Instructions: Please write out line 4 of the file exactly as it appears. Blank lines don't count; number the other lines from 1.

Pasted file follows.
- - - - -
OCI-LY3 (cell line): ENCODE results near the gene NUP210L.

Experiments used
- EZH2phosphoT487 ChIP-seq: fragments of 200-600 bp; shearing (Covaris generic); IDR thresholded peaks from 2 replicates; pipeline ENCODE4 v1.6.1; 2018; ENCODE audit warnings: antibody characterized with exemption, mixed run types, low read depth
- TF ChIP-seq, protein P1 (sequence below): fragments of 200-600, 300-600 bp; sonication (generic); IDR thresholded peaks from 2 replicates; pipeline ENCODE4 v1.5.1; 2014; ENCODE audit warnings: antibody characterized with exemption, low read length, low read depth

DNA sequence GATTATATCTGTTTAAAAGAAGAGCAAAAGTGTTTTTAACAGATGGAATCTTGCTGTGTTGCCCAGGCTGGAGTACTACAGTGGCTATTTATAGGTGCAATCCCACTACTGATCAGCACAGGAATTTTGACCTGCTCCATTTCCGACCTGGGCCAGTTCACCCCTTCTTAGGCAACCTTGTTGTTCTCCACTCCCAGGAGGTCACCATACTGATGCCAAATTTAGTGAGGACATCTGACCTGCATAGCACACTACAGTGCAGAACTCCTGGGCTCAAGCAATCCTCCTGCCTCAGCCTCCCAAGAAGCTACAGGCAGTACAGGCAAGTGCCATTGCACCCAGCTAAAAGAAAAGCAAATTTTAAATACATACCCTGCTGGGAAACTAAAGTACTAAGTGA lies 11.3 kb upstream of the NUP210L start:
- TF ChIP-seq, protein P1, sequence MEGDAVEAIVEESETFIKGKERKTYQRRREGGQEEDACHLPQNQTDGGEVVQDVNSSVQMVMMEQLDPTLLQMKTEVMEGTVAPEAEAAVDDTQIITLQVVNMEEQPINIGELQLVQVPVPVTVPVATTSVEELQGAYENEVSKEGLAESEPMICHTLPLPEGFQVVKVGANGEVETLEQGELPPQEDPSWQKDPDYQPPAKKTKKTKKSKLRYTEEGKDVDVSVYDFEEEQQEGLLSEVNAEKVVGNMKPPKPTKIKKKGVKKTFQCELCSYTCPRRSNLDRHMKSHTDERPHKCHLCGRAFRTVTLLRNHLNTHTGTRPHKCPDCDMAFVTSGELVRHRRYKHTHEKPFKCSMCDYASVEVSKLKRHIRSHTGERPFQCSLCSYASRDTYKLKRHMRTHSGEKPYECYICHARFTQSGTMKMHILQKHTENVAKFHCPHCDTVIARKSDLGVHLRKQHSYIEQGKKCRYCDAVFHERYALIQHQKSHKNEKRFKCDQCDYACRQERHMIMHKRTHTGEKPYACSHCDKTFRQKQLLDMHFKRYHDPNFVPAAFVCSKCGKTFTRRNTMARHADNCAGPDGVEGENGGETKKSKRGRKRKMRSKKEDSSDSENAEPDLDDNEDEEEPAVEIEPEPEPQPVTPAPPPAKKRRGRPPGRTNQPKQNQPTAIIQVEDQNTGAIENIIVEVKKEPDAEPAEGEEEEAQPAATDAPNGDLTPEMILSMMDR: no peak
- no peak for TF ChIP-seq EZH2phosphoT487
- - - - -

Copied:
- TF ChIP-seq, protein P1 (sequence below): fragments of 200-600, 300-600 bp; sonication (generic); IDR thresholded peaks from 2 replicates; pipeline ENCODE4 v1.5.1; 2014; ENCODE audit warnings: antibody characterized with exemption, low read length, low read depth